In the wake of the recent revelations, Facebook has suspended the account of Cambridge Analytica and the other companies connected to the scandal, but this is only typical of a fire brigade approach to the issue. It is same way most countries around here react rather than proactively position to avoid breaches by failing to put frameworks in place.

It remained to be seen whether African Government will now take the subject of data privacy more seriously. Now that we know that the eMail account of Nigeria’s President was hacked and his health record retrieved in the wake of the election that brought him to power, he shouldn’t really be needing anyone to convince him on the importance of signing into Law the Digital Rights and Freedom Bill passed by the Nigerian parliament and he should bemounting needed pressure on Nigeria’s parliament to complete the legislative process for the Data protection Bill so he can assert that as well.

 

Adeboye Adegoke leads Paradigm Initiative Digital Rights Advocacy work in Anglophone West Africa. He can be found on Twitter at @adeboyeBGO . 

NTA Social Media Gag Order: Dictatorship in Democracy?  

By | #PINternetFreedom, ICT Policy, Internet Freedom

By Adeboye Adegoke and Adeboro Odunlami

On the 15th of January 2018, the management of the Nigerian Television Authority (NTA) which is the official government-owned television station, sent an internal circular to its staff expressly restraining them from relating with online publications which concern sensitive and topical national issues. According to the circular which emanated from the Office of the Executive Director (Administration & Training) the act was described as ‘embarrassing’ and ‘reckless and unethical’.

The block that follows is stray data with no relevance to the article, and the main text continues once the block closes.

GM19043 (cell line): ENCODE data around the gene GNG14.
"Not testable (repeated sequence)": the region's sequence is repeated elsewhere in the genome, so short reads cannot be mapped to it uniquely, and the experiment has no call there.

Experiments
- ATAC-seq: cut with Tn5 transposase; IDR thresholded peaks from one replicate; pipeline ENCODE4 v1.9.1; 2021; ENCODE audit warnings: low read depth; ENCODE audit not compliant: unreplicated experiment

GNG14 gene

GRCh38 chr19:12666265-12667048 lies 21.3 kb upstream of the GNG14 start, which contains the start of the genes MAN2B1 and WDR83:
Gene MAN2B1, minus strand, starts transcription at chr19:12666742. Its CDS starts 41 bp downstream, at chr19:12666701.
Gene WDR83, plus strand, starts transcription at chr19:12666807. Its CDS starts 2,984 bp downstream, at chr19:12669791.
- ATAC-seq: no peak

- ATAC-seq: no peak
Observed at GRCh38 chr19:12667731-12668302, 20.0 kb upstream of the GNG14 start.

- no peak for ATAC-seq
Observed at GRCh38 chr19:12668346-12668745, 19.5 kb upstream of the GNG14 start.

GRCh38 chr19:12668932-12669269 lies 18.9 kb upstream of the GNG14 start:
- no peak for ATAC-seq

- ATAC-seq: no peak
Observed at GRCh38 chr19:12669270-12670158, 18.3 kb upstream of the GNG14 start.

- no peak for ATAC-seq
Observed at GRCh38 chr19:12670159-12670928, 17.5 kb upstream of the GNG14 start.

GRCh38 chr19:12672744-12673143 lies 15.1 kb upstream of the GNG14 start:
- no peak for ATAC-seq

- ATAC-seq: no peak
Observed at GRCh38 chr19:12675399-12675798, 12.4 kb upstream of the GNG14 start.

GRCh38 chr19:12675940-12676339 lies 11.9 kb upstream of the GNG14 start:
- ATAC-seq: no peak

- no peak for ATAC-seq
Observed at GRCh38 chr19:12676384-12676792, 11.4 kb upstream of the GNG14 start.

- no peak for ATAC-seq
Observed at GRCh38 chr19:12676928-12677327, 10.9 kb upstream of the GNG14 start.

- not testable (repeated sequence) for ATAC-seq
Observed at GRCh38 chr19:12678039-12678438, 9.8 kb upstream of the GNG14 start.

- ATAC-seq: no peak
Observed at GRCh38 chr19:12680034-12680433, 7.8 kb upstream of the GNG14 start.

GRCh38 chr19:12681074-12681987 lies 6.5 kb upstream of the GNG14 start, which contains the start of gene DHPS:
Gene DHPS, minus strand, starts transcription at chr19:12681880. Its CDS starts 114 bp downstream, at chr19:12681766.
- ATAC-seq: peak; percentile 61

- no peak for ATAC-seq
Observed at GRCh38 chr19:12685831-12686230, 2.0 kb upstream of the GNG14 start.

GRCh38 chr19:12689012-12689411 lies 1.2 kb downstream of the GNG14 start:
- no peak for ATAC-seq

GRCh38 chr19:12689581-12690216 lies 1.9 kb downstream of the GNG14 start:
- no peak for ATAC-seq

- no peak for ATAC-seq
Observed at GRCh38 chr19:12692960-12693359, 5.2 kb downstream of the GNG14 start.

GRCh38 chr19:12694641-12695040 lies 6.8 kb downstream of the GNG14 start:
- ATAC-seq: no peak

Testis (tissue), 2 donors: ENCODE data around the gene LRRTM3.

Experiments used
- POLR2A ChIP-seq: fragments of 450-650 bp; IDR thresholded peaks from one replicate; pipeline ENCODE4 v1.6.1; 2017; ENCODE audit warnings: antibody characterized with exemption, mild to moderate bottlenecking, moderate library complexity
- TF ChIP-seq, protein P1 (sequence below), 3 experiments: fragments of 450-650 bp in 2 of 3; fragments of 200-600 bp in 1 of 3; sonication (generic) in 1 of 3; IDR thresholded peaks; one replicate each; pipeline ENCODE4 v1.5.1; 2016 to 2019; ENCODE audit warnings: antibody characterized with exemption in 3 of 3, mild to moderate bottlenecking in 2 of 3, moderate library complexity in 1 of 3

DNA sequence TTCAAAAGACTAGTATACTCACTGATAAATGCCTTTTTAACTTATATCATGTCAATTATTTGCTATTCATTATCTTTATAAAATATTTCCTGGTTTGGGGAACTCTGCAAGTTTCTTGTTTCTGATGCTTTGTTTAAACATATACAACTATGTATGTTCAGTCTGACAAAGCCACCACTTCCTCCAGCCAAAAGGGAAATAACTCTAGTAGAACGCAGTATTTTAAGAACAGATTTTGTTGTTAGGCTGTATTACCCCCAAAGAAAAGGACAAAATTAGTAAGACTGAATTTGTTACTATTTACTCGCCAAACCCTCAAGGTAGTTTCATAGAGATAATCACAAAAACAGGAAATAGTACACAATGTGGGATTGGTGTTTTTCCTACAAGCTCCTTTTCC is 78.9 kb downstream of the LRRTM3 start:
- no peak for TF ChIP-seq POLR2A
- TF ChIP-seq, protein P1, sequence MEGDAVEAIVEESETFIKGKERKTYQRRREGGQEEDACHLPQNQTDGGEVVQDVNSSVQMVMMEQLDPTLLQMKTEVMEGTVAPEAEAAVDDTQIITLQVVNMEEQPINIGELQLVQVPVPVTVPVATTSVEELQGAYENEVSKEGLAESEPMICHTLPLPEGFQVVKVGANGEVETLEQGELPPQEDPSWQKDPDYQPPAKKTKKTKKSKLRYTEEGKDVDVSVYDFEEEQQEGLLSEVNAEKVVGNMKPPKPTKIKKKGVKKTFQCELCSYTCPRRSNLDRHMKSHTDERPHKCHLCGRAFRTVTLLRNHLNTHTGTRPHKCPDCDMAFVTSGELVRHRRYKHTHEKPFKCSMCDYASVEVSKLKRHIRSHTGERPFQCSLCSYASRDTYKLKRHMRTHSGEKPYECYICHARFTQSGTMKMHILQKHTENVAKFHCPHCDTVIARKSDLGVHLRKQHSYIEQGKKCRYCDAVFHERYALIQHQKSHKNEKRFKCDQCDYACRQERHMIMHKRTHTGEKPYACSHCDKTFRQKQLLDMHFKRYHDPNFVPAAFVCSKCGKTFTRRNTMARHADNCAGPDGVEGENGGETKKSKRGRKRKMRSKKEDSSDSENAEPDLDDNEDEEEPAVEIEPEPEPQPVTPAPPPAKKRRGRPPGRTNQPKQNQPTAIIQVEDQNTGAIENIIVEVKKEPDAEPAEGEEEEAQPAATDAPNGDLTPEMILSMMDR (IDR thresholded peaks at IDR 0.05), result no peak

It is baffling that the NTA would issue this kind of instruction to its staff when Section 6(1) of the NTA Act specifically states that  ‘It shall be the duty of the Authority to provide as a public service in the interest of Nigeria, independent and impartial television broadcasting for general reception within Nigeria.’ (emphasis ours)

The NTA was set up to report and make available to the country, news as it is. It is understood that there is hate speech – that sometimes, information can be couched in a way as to incite violence against groups of people or the government. That, obviously, is forbidden and quite unethical.

It should, however, be pointed out that this is not what is being referred to by the NTA in its circular. The circular makes it abundantly clear that what it forbids is ‘sensitive and topical national issues’. It is highly ridiculous and ironic for a federal news agency to forbid the broadcast of national issues simply because they are ‘sensitive’ or ‘topical’. Where else are the citizens supposed to get non-partisan and unadulterated news on national events but from the National TV?